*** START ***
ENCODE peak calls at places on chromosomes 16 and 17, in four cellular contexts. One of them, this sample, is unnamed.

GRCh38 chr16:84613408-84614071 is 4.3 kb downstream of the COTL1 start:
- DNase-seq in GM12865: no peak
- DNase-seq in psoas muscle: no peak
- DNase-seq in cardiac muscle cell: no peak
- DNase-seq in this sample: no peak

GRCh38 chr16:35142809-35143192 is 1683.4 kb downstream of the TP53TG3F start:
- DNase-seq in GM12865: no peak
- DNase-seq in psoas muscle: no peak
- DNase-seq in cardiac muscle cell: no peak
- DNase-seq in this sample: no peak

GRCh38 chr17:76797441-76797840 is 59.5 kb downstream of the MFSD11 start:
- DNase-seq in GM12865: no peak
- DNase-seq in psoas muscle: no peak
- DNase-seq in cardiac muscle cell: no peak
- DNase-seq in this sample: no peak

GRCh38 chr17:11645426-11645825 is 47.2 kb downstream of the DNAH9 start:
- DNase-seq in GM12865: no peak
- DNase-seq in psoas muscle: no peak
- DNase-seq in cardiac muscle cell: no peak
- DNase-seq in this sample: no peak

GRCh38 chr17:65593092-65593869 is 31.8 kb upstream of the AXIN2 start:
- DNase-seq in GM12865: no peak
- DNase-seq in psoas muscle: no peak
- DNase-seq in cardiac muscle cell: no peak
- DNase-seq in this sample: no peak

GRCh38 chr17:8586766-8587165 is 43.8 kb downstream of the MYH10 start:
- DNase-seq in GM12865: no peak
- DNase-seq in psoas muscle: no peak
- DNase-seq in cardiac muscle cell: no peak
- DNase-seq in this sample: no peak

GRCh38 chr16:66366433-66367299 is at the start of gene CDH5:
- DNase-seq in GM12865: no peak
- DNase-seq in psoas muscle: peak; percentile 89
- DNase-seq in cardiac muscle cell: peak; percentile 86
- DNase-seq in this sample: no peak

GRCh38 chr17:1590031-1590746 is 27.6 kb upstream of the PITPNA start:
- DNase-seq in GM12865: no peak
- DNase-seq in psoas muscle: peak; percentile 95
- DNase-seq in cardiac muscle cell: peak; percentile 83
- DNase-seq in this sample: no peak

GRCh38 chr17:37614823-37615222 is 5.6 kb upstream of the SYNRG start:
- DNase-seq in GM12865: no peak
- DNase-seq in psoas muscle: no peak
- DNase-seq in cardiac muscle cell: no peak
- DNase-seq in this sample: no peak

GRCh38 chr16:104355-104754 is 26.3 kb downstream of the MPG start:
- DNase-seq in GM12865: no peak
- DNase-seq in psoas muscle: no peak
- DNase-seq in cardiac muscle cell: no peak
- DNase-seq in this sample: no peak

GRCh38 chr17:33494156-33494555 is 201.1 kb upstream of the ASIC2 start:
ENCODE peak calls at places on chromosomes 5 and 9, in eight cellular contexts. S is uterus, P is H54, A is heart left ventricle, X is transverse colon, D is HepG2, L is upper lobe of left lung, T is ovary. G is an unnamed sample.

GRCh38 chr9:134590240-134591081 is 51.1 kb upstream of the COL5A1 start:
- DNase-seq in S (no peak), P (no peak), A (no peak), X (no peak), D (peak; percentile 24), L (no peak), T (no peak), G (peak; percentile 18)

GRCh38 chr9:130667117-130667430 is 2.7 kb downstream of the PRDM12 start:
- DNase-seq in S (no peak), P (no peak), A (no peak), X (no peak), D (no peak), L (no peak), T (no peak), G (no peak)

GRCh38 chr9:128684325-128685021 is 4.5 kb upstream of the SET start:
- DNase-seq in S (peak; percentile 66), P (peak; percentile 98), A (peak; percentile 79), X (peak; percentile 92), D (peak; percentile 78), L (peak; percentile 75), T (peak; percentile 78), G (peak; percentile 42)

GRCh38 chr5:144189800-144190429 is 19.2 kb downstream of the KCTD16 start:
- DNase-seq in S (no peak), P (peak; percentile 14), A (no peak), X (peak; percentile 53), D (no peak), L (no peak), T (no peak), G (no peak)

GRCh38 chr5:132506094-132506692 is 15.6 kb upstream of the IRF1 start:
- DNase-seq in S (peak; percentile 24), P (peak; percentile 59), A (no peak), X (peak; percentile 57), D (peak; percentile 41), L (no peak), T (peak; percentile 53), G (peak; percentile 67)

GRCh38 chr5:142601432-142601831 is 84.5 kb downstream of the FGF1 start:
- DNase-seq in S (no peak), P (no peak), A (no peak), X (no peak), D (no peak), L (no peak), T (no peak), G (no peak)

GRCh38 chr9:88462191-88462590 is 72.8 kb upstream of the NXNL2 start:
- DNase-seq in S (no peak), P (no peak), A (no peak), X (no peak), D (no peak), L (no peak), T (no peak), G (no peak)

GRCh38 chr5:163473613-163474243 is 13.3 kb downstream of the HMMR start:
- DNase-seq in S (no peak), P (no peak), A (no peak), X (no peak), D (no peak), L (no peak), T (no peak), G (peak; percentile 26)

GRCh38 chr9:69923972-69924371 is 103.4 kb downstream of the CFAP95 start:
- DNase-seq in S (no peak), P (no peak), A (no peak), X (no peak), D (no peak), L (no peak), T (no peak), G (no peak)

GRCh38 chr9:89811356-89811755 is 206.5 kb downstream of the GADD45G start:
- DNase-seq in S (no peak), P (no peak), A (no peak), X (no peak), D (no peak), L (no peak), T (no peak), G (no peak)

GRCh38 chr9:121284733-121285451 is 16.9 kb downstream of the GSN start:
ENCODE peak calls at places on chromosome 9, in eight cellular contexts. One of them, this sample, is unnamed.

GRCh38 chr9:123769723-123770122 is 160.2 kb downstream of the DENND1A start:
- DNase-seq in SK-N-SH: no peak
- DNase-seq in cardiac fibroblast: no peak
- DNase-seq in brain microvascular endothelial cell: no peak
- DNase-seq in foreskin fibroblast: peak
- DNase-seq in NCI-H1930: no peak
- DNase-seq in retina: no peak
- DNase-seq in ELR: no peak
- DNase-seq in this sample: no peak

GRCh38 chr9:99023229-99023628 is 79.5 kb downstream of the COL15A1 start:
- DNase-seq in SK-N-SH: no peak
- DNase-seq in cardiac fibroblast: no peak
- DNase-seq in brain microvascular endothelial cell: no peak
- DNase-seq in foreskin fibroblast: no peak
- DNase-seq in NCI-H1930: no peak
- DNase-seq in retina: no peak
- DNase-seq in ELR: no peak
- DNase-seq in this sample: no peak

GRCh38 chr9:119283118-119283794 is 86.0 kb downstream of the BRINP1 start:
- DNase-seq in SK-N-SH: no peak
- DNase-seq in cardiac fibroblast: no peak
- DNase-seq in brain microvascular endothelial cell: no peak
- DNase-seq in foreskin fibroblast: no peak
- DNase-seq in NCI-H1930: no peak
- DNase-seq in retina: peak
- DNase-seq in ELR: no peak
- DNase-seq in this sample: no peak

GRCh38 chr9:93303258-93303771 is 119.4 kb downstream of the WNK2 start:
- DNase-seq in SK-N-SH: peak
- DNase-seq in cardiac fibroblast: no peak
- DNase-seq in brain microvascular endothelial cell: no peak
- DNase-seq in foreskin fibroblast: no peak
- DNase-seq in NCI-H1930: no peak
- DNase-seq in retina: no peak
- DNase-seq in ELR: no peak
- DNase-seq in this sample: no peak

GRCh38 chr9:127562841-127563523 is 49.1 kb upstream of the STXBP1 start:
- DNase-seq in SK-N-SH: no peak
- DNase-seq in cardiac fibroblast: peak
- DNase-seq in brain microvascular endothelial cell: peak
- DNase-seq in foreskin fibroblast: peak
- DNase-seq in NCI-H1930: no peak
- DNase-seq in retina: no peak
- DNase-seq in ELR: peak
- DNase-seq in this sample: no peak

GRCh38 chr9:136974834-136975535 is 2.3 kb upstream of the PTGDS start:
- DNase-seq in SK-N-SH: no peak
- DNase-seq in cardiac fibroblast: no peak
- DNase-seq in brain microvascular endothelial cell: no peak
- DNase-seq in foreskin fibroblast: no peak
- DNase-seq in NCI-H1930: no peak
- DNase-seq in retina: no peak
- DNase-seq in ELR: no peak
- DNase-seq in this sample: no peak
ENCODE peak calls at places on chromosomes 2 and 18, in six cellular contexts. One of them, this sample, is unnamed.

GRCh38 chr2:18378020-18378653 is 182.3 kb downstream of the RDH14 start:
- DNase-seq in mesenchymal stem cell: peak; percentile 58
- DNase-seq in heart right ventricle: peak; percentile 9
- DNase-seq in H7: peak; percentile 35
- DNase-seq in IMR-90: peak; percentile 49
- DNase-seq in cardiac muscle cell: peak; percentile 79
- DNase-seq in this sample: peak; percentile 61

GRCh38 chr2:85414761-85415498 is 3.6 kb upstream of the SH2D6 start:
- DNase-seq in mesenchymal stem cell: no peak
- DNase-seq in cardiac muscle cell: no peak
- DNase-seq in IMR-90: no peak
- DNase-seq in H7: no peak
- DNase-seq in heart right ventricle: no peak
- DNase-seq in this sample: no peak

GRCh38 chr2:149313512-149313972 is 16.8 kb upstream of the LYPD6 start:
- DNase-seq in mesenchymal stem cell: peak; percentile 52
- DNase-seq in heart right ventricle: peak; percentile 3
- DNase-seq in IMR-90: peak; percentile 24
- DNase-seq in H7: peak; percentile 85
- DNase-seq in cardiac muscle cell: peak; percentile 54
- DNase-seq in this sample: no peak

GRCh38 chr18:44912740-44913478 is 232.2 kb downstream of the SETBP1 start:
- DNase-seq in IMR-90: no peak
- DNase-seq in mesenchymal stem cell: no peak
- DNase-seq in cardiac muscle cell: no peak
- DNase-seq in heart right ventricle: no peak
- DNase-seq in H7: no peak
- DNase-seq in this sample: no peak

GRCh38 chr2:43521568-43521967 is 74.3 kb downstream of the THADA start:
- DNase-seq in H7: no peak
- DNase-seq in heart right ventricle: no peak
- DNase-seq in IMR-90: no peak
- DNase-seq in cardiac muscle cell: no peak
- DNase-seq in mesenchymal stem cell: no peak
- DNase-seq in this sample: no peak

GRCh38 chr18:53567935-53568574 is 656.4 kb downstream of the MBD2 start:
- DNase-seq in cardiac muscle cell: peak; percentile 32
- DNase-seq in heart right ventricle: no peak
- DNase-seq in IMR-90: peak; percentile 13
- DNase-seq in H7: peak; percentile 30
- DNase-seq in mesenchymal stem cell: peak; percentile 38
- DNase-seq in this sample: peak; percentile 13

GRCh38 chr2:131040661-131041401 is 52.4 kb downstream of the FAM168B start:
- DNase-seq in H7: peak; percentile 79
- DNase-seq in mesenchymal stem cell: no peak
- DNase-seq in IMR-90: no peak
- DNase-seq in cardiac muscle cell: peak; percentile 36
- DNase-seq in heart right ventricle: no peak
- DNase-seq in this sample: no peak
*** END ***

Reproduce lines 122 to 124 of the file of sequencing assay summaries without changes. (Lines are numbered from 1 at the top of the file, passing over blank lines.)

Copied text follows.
- DNase-seq in SK-N-SH: no peak
- DNase-seq in cardiac fibroblast: no peak
- DNase-seq in brain microvascular endothelial cell: no peak